This is what your donation looks like: Confidence

“I am not a victim. I am a survivor.”

Erica was living the carefree, college life in Hamilton when she met him. He was wild and fun… everything you want from a college boyfriend. They started dating and within a couple of months Erica was pregnant.

She knew immediately that she was keeping the baby. Erica told him she would do this with him if he chose to stay, or on her own if he didn’t. He stayed. Erica took time off school. He continued to party. Despite her requests that he start cutting back on his drinking before the baby was born, he persisted. The more she asked him to slow down, the more heavily he drank. The more he drank, the more abusive his words became. Before long his verbal abuse turned physical. Erica learned to live on eggshells, not wanting to risk harm to her unborn baby. She did whatever she could to keep the peace.

Baby Avery was born. And she was beautiful.

But Erica’s joy eroded as the abuse became more and more violent. She didn’t know what to do. She was alone in a still unfamiliar city without friends, family or a job. She couldn’t afford to go back to school. Leaving Avery alone with “him” was out of the question. Erica was scared and felt trapped but she didn’t know how to ask for help because she was convinced this was all in her head, despite the very real bruises.

One night, when Avery was not quite two years old, she witnessed her father choking Erica with such ferocity that she wasn’t able to breathe. When he finally let her go, Erica crawled into the kitchen sobbing. Curled up into a ball, she cried out for someone to help her. When she looked up, little Avery was smiling into her eyes. She patted her mom’s back and said, ‘it’s okay, mommy.’

“She is my angel.”

After that incident, Erica and Avery moved out. They rented an apartment six blocks away. Still not ready to admit what was happening and hopeful that things would change, she kept her relationship and continued to spend most of her time with him. But things didn’t change and the abuse did not stop.

A year later, she’d had enough. She called her parents and said, “I’m ready to come home.” Erica brought Avery to her parents’ house, near Peterborough, for Christmas. They never went back.

Coming back to her hometown felt warm and inviting. She and Avery stayed in her parents’ basement. Her mother phoned the local YWCA. Erica cautiously attended counselling services. After years of silence, she was finally sharing her secrets. She didn’t know what to expect but what happened in that building was truly life-changing.

“I felt validated for the first time. They understood me in a way that no one else could. I told them everything and they didn’t think I was crazy.”

As part of her counselling, one of the first things they did was create a safety plan. Erica felt a peace of mind she hadn’t known in years.

The YWCA has also provided Erica with legal support, financial advice; and even years later, she is still accessing supports from the YWCA through their START program.

“The YWCA saved my life. It is a place where I belong.”

Today, Erica shares her story with others as a way of offering support. It’s not easy to be publicly vulnerable and to relive her horrific experiences; but she believes if she can help one person, it’s worth it. When asked what advice she would share with someone in a similar situation, she instantly replied:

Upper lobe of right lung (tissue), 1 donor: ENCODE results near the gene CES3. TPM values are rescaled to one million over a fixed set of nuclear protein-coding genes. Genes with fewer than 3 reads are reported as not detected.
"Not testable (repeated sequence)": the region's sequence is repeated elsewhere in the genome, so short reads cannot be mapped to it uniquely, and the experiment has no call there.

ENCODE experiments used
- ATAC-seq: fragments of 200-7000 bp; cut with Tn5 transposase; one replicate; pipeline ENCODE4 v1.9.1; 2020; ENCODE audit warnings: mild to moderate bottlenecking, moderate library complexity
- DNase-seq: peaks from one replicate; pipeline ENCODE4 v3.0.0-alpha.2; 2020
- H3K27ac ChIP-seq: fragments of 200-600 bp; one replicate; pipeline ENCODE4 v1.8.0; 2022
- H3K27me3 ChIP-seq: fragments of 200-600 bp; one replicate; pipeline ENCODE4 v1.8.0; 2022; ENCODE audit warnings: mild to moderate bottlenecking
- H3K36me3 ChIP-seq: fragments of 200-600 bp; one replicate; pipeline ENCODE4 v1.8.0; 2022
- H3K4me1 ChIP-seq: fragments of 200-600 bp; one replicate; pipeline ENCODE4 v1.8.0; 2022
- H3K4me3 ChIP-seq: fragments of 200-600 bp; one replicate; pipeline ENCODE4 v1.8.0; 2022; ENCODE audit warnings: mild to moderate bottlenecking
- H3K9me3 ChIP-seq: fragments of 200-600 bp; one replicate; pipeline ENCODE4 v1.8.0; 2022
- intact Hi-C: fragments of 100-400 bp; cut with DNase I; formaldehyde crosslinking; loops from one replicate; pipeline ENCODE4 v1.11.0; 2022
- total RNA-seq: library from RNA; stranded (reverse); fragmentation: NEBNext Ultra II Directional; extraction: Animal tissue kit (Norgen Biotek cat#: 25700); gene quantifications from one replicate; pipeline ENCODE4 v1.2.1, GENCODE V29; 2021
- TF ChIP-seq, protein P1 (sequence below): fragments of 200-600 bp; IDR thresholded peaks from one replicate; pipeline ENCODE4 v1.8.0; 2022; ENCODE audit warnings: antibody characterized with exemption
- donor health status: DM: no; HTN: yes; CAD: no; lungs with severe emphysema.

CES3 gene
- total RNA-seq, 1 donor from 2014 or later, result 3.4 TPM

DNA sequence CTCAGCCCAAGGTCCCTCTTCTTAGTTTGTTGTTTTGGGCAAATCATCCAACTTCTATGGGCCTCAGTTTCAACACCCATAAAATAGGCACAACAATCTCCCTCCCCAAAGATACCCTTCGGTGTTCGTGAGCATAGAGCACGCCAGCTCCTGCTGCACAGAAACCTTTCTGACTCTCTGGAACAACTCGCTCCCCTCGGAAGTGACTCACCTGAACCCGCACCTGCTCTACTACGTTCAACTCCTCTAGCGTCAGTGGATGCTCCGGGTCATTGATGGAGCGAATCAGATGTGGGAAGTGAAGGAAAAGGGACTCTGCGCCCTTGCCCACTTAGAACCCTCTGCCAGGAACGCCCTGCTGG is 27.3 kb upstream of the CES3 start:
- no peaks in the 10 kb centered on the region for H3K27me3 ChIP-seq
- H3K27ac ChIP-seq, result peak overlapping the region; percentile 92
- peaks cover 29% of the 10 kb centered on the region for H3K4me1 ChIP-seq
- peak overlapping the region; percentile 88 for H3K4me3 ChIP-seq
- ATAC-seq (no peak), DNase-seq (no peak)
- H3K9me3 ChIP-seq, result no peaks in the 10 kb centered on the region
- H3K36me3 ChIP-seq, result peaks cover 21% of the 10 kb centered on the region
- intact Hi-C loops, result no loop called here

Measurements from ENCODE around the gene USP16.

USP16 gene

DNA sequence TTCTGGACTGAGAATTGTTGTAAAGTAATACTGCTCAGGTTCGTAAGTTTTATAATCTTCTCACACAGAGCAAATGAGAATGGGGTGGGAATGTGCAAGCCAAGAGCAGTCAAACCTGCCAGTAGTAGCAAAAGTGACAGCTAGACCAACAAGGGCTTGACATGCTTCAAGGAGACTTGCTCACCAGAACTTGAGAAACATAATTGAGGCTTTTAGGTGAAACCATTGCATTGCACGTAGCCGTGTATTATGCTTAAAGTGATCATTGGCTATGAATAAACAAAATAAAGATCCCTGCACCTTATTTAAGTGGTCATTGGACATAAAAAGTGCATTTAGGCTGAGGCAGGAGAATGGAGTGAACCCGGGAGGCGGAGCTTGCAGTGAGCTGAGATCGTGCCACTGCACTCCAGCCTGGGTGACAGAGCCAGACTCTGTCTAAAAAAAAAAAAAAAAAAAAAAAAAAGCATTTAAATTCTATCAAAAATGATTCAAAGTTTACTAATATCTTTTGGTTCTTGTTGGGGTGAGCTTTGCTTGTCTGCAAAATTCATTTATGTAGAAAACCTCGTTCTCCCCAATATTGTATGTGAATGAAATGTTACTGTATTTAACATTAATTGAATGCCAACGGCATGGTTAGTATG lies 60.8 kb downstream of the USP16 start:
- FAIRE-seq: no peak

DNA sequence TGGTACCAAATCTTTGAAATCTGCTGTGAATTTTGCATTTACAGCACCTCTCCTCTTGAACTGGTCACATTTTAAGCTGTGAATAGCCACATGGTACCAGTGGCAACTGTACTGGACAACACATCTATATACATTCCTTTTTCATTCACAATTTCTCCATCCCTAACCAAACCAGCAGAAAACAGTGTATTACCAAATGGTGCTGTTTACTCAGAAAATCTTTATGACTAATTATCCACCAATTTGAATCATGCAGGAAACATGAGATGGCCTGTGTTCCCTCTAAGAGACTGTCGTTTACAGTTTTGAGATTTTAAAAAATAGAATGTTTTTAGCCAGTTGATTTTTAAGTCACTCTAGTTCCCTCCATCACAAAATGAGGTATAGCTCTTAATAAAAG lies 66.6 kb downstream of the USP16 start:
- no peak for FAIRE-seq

“Don’t ever think you are too weak to handle it. Trust your inner strength. You are never, ever alone.”

United Way Peterborough & District provides long-term priority funding to the YWCA, along with 22 other programs and services in our community. Click here to make a donation and support local families, like Erica and Avery.

This is what your donation looks like: Belonging

It took Joummana Mualem and her family four years to escape the turmoil of the Middle East.

They traveled from Syria to Egypt to Bahrain and then to the United Arab Emirates before finally securing paperwork needed to move to Canada. They landed in Peterborough thanks to a private-sponsorship group in autumn 2016 and have since embraced the community as much as it has embraced them.

The family has settled in nicely to their new home, thanks in part to the many programs and services provided by the New Canadians Centre (NCC). Those services are partially funded by the United Way of Peterborough and District.

This year, the NCC received $55,122 from the United Way. Hajni Hos, executive director of the NCC, says that money is used for all newcomers to Peterborough, not just those from Syria who have arrived since late 2015.

“Funding from United Way enables us to support newcomer clients who we would not be able to support otherwise through federal funding for example international students, migrant workers, refugee claimants, etc.,” says Hos.

“But funding is only one benefit we receive from the United Way. Experts at United Way support our staff and board (with) professional development through various workshops. By being a member of the United Way family we are able to network and partner with other community organizations, and help the ones in need together.”

Joummana says the NCC has become a second home of sorts for her family, husband Mohamad Bashar Asfary, daughter Malaka Asfari, 15, and son Faadel Al Asfari, 13.

Early on they started volunteering as interpreters because they speak both Arabic and English.

Her son Faadel says he’s been given opportunities to try different things he would not have been able to in Syria and other Middle Eastern countries.

He’s also settled in nicely at St. John Catholic Elementary School, where he has made many new friends.

“I feel like I can speak the way I want to without worrying about being attacked or made fun of,” says Faadel. “It’s very peaceful here with people who appreciate you.”

Donations to the United Way campaign will go a long way to providing continued support and hope for families, like Joummana’s.

“Our kids now have a future,” she says. “Now they can control it.”

Click here to read full article from My Kawartha

Click here to make a donation today!